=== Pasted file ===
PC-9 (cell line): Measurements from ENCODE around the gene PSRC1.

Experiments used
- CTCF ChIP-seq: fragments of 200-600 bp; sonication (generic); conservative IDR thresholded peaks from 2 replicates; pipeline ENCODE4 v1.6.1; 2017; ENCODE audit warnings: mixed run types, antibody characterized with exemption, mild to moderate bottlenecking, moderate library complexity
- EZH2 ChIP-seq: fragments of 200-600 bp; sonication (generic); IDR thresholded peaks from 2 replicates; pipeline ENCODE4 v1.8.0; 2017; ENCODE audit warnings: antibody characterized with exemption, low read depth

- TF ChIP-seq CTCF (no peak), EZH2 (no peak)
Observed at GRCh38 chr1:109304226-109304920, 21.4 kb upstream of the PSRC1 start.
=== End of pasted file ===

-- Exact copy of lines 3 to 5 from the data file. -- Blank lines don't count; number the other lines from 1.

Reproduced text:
- CTCF ChIP-seq: fragments of 200-600 bp; sonication (generic); conservative IDR thresholded peaks from 2 replicates; pipeline ENCODE4 v1.6.1; 2017; ENCODE audit warnings: mixed run types, antibody characterized with exemption, mild to moderate bottlenecking, moderate library complexity
- EZH2 ChIP-seq: fragments of 200-600 bp; sonication (generic); IDR thresholded peaks from 2 replicates; pipeline ENCODE4 v1.8.0; 2017; ENCODE audit warnings: antibody characterized with exemption, low read depth

- TF ChIP-seq CTCF (no peak), EZH2 (no peak)